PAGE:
I believe this rut—thinking of contentment and joy as things—causes us to read some portions of scripture through the wrong lens. Today’s passage is an example.
“Rejoice always, pray continually, give thanks in all circumstances…” (5:16-18)
If you read this as three rules to follow so you can gain peace and joy, those words will seem shallow. You’ll feel like a hypocrite rejoicing and giving thanks when you’re wounded and devastated. You’ll feel like those words don’t relate to the real world. In fact, you may even feel angry with God that he would expect you to rejoice when the world—your world—is falling apart before your eyes.
But these are not words that deny reality. They open us to reality. No, I can’t give thanks that my loved one died. But I can believe and see that, in my profound grief, God kept his promise, “Never will I leave you; never will I forsake you” (Hebrews 13:5). I may not be able to rejoice that I’m in a dark place right now, but I can be grateful that “Even though I walk through the valley of the shadow of death…you are with me” (Psalm 23:4).
Our act of giving thanks is not an attempt to appease God, or even an attempt to manufacture a certain emotion within ourselves that helps us cope with life. No, it is an act of opening our eyes and recognizing the reality of God’s presence with us. A person who is never grateful loses touch with reality.
When we dispense with trying to grasp joy or peace or contentment, we just may simplify our spirits enough to receive the gift of his presence. Then we’ll see again that less is more. Our emptiness makes his presence a reality.
Pray: Throughout this day, allow those words to sink deep into your soul — “Rejoice always, pray continually, give thanks in all circumstances.” Don’t use it as a mantra or as an attempt to lift your emotions. Don’t “pray continually” with words. Simply ask the Lord to help you open your spiritual senses to his presence and to reality. That’s prayer. And give God thanks for his presence “in all circumstances” regardless of whether you can thank him for all circumstances.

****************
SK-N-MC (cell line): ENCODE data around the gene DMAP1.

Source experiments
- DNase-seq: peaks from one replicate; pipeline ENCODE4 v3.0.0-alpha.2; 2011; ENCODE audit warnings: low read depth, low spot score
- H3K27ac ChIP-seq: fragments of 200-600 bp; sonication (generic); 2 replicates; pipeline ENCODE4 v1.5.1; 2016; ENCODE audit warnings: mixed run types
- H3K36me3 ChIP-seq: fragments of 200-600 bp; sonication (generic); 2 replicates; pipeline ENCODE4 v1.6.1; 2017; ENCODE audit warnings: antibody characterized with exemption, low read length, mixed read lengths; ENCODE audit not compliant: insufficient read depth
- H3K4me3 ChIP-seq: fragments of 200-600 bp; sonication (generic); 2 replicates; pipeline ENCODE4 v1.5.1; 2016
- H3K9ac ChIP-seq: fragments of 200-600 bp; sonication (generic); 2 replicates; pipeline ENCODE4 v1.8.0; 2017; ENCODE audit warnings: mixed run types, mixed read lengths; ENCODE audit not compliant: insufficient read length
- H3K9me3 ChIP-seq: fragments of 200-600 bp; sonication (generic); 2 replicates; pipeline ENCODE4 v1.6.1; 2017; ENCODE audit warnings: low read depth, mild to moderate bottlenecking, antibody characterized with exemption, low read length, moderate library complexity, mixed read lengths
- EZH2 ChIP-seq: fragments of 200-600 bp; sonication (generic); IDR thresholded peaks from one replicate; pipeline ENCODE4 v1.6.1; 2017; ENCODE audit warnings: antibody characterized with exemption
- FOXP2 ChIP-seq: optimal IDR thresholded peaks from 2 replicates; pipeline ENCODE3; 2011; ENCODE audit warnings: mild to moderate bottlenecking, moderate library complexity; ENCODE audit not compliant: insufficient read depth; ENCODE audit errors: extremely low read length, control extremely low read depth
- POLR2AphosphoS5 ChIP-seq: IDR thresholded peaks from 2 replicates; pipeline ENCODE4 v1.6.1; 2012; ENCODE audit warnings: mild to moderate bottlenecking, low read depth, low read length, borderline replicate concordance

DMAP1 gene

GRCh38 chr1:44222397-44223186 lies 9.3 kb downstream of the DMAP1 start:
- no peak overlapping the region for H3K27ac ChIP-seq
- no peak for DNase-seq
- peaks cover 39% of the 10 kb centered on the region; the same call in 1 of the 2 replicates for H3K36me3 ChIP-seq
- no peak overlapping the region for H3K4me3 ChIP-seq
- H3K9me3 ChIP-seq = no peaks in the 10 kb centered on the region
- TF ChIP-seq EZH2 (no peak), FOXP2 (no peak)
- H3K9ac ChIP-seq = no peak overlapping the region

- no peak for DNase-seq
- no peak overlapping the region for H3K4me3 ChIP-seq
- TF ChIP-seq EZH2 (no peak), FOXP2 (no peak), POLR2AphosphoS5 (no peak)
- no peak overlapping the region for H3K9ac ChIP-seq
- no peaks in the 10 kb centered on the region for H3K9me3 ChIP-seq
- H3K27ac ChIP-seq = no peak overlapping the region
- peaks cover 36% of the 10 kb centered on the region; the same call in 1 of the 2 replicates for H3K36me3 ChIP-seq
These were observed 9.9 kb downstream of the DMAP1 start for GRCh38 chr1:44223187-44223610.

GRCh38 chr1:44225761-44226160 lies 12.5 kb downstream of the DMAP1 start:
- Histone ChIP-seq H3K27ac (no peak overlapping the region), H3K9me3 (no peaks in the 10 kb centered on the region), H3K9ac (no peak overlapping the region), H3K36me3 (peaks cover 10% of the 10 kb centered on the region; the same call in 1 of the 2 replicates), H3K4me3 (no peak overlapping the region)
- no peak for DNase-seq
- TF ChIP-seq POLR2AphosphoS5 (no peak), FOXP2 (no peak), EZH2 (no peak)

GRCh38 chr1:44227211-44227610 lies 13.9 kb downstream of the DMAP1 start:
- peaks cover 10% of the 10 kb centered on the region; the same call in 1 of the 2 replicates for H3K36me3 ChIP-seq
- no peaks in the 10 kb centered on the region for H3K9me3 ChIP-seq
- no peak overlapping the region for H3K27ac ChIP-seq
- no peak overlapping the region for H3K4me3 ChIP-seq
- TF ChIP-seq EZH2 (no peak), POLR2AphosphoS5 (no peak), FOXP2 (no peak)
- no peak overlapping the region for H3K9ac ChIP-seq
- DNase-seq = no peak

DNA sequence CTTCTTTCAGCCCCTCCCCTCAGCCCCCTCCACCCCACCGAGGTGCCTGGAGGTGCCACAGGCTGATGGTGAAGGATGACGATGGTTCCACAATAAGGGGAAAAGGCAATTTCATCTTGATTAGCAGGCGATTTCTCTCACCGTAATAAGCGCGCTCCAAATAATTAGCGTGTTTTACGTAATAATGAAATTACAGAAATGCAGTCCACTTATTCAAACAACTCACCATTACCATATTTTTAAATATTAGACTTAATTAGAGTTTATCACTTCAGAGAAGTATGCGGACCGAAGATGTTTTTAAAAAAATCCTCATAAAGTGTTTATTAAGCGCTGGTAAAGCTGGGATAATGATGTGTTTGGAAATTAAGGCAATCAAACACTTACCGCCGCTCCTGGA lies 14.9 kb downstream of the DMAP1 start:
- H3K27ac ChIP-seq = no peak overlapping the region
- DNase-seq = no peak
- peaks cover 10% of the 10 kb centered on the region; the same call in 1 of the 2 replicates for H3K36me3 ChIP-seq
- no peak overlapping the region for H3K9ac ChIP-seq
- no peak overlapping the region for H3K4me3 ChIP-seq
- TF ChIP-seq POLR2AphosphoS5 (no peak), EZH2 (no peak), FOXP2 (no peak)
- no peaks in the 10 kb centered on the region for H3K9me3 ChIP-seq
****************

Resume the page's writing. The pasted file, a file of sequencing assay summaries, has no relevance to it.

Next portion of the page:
Friday, August 16
Read: Philippians 4:10-13
Consider: Let’s return to the passage we looked at on Monday and Tuesday. We need to dwell a little longer on the grace and power of the Spirit’s work that taught Paul contentment “in any and every situation” (4:11-12).
Paul wrote about “the secret” of that kind of contentment. Of course, he was speaking in a figurative manner. It was not a secret to be hidden, but a secret to be shared—simple truth that changes everything.
But you’ll notice that he didn’t say that he discovered the secret or happened on it by accident. No, he said that he “learned the secret of being content” (4:12). That rings true for me, because on my journey, contentment has never come naturally. I must learn it. In fact, I must learn it every day.
We all learn in different ways, and sometimes we do learn things by accident. (We usually refer to those instances as the times we “learned it the hard way.”) But our best learning is our intentional learning. Even when I learn from my mistakes, I usually learn the most when I consciously look for what I can learn from the messes I’ve made.
So how do we learn this secret? What disciplines or actions do we need to take?
Speaking from my own experience, there are two things I’m trying to learn about living a joy-filled, contented life. First, I’m learning to simplify my desires. The wrong desires, too many desires, or inappropriate intensity of lesser desires can make contentment impossible. So, I must discipline my mind and ask God to mold my heart so that I may desire what he desires for me. Remember the secret of simplicity—less is more.
Secondly, I’m trying to grow in my continual awareness of God’s presence. The more we know his presence, the more we experience his peace. And the more we live in peace, the more we long for his presence. So, we can partner with God by using spiritual disciplines of subtraction to raise and enhance our sense of his presence. But remember, we’re not earning contentment. We’re learning the secret of contentment.